Young Professionals

Author: Maria Yefimova, CSA Young Professionals


Healthcare is a human right. 


Some might not agree with this statement. But most of us have experienced difficulties finding a good doctor, unpleasantness of going to the hospital, and paying for expensive health insurance. Imagine what it is like for CSA clients, many of whom lack resources — whether it is money, time, or even just transportation. Some do not have the ability to advocate for themselves in getting the healthcare they need due to a language barrier.


I spoke with Ramon Robles, CSA case manager for homeless services, who connects clients with healthcare resources. His stories shed light on the difficulties low income and unsheltered residents of Mountain View and Los Altos face in navigating our confusing healthcare system. 


One of his roles is to help clients sign up for MediCal. MediCal is California’s health insurance program for children and adults with limited income that is funded by our taxes. You qualify for it if your household annual income is at or below 138% poverty level (for example, in 2023 two adults making ​​$27,214 a year).


In 2021 Kaiser Family Foundation, a nonprofit health policy organization, found that 47% of Californians in 2020 get their insurance from their employer. However, many small businesses —  who often employ CSA clients — do not offer this benefit. A quarter of Californians get access to medical care through MediCal, while 7% do not have any health insurance at all. 


That is true for CSA clients. Some of them do not qualify for any insurance because of their undocumented status. Many do not understand English well enough to sign up for MediCal. It is Ramon’s job to help them navigate this complicated process with mounds of paperwork to prove their eligibility.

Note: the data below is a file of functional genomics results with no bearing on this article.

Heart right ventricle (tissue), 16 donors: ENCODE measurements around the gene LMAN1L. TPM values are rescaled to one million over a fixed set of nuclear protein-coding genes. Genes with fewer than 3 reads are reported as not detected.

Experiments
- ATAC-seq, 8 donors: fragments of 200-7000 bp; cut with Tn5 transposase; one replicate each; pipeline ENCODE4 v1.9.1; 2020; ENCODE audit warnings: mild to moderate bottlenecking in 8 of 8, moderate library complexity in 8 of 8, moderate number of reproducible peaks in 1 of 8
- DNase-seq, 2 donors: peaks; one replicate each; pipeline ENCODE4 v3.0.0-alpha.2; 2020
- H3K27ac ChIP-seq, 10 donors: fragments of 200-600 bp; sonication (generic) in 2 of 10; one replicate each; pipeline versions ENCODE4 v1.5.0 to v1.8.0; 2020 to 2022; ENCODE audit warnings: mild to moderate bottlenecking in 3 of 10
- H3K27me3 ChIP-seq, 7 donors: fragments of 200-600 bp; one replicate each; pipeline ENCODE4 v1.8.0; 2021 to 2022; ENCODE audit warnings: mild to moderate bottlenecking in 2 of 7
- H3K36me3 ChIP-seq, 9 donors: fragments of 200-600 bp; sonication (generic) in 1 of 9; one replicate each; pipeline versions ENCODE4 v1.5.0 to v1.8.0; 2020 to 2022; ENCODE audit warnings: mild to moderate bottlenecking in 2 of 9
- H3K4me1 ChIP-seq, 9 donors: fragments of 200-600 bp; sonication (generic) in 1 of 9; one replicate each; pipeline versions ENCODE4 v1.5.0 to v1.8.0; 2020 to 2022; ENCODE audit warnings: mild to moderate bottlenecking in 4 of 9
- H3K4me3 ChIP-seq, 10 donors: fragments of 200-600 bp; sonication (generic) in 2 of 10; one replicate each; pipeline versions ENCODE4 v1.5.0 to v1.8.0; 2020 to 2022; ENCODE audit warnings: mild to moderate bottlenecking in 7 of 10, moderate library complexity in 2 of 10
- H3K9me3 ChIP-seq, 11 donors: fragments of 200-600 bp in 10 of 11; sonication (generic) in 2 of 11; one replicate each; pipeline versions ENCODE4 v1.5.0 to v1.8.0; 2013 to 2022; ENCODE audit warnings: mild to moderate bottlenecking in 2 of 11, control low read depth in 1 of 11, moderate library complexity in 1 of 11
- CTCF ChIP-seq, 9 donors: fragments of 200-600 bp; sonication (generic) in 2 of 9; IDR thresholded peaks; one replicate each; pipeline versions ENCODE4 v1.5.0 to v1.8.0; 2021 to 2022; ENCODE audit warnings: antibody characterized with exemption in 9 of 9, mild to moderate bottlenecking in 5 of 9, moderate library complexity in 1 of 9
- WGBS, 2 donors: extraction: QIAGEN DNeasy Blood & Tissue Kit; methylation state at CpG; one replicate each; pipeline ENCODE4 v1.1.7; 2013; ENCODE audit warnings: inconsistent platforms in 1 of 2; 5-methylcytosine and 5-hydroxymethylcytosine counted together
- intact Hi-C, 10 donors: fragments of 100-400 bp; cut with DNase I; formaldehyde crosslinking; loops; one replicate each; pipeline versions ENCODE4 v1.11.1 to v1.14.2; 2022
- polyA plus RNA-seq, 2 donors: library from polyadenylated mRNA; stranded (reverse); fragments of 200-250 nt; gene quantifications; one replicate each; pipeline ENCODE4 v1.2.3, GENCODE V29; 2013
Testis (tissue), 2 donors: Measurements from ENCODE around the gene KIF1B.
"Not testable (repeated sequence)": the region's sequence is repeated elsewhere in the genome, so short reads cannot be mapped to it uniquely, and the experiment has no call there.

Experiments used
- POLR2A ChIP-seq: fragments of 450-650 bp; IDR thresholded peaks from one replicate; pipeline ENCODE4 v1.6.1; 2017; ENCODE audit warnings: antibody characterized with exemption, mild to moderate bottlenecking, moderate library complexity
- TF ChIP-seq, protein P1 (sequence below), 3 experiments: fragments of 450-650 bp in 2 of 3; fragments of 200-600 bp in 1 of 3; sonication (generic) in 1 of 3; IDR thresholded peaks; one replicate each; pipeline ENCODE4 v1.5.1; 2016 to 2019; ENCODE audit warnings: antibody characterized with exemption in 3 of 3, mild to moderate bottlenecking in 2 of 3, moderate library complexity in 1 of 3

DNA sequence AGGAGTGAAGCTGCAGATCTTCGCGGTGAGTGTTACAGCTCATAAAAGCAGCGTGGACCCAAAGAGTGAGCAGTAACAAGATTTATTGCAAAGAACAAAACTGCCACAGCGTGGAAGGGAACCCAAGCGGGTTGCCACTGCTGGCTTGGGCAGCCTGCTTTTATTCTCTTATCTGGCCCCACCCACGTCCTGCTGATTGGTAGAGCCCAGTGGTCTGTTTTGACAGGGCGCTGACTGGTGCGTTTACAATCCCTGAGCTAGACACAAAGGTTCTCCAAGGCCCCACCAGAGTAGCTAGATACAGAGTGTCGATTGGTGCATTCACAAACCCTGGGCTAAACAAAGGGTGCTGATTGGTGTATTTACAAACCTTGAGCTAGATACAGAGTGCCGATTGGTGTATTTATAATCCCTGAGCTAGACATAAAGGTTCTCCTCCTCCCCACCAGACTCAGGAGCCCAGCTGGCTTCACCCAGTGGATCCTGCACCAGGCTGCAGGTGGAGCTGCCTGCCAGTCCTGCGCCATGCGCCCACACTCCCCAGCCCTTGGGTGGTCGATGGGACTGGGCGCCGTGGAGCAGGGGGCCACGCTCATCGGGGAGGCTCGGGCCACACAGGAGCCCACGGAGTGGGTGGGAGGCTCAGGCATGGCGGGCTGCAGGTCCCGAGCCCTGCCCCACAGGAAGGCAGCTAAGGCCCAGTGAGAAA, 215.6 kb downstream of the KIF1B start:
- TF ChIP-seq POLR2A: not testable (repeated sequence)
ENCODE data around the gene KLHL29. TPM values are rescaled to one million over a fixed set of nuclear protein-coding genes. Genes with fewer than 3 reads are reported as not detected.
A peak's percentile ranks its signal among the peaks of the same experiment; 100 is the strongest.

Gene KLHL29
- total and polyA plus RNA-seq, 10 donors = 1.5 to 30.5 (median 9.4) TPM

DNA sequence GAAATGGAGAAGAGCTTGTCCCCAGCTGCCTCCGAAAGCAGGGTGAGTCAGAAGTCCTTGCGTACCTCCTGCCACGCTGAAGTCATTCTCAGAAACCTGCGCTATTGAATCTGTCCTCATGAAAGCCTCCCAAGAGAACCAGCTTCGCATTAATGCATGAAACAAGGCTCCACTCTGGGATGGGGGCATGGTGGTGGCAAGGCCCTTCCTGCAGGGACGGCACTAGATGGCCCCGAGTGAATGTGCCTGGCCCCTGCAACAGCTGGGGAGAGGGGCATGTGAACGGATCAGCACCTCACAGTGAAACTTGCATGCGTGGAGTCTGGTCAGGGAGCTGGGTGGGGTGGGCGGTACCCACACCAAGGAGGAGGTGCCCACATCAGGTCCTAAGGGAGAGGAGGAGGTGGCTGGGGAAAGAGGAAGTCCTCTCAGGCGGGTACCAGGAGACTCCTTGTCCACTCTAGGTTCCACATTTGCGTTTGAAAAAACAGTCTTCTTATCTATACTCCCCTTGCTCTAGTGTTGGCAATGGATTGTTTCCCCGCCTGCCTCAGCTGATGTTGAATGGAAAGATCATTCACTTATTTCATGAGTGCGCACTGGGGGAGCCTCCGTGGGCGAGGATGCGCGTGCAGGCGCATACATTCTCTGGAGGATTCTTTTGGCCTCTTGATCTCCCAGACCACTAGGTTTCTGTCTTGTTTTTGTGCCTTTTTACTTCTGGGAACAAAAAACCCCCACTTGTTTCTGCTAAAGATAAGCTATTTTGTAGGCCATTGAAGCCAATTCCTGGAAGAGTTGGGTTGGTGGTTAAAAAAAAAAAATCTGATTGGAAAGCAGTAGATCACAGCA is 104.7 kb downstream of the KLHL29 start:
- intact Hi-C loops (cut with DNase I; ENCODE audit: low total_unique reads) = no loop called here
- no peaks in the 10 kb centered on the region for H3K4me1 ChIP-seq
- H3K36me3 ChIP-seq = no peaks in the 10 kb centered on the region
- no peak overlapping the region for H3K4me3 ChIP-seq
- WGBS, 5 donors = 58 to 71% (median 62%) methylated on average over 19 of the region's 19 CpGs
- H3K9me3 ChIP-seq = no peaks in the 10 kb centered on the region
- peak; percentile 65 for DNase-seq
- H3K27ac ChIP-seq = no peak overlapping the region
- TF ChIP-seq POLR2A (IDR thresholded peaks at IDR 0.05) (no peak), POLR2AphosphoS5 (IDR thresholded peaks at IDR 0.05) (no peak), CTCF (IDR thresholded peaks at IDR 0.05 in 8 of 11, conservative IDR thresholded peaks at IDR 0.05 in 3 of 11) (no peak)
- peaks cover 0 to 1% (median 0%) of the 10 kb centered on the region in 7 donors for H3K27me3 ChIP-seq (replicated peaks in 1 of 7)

But even MediCal is not a panacea. Ramon shared that one client with cancer had to go to the Emergency Room to get his chemotherapy treatment. His MediCal plan only covered the cost of emergency but not oncology care. Imagine waiting for hours in an overcrowded ER for lifesaving treatment that can be easily provided in a specialized — and quiet — clinic specifically for cancer patients. 


Another client got hit by a car while biking home from a late shift at a restaurant. He was taken by ambulance to a large hospital that provides trauma care. When he was discharged, he needed aftercare to make sure his bones were healed, and he could get back to work. But he could not access the clinic affiliated with this hospital. The doctors did not accept MediCal insurance. Moreover, this client could not even get to that clinic because he did not have a car. It’s not easy to take a bus with a cast on your leg! Ramon stepped in and helped this client transfer care to a closer clinic that works with low income patients. 


A single accident or a scary illness can wreck your life and ability to work. When you lose your job, you may lose your health insurance and access to medical care. It’s a spiral none of us want to experience. Same is true for our neighbors who receive services at CSA. I wish that all people had access to healthcare they need. For now, we have to support each other with resources that we have and thank Ramon for the work that he does.

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